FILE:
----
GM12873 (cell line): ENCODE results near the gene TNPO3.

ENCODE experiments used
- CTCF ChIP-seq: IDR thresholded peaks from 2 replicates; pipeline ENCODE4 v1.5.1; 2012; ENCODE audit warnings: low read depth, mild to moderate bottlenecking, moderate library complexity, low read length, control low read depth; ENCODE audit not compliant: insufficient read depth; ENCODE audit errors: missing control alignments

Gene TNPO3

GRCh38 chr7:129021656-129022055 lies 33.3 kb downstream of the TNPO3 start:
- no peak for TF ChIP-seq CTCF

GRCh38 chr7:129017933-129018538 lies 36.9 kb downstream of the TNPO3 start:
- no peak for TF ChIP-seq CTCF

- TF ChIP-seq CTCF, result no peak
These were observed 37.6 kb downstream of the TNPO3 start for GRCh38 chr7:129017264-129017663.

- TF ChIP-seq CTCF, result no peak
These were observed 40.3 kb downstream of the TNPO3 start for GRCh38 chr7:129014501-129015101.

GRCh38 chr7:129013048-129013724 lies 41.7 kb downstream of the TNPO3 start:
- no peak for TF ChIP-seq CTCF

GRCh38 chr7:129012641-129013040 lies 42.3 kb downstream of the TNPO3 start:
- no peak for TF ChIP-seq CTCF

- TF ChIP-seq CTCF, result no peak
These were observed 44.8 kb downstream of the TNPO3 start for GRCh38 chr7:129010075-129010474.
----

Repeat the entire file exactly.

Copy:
GM12873 (cell line): ENCODE results near the gene TNPO3.

ENCODE experiments used
- CTCF ChIP-seq: IDR thresholded peaks from 2 replicates; pipeline ENCODE4 v1.5.1; 2012; ENCODE audit warnings: low read depth, mild to moderate bottlenecking, moderate library complexity, low read length, control low read depth; ENCODE audit not compliant: insufficient read depth; ENCODE audit errors: missing control alignments

Gene TNPO3

GRCh38 chr7:129021656-129022055 lies 33.3 kb downstream of the TNPO3 start:
- no peak for TF ChIP-seq CTCF

GRCh38 chr7:129017933-129018538 lies 36.9 kb downstream of the TNPO3 start:
- no peak for TF ChIP-seq CTCF

- TF ChIP-seq CTCF, result no peak
These were observed 37.6 kb downstream of the TNPO3 start for GRCh38 chr7:129017264-129017663.

- TF ChIP-seq CTCF, result no peak
These were observed 40.3 kb downstream of the TNPO3 start for GRCh38 chr7:129014501-129015101.

GRCh38 chr7:129013048-129013724 lies 41.7 kb downstream of the TNPO3 start:
- no peak for TF ChIP-seq CTCF

GRCh38 chr7:129012641-129013040 lies 42.3 kb downstream of the TNPO3 start:
- no peak for TF ChIP-seq CTCF

- TF ChIP-seq CTCF, result no peak
These were observed 44.8 kb downstream of the TNPO3 start for GRCh38 chr7:129010075-129010474.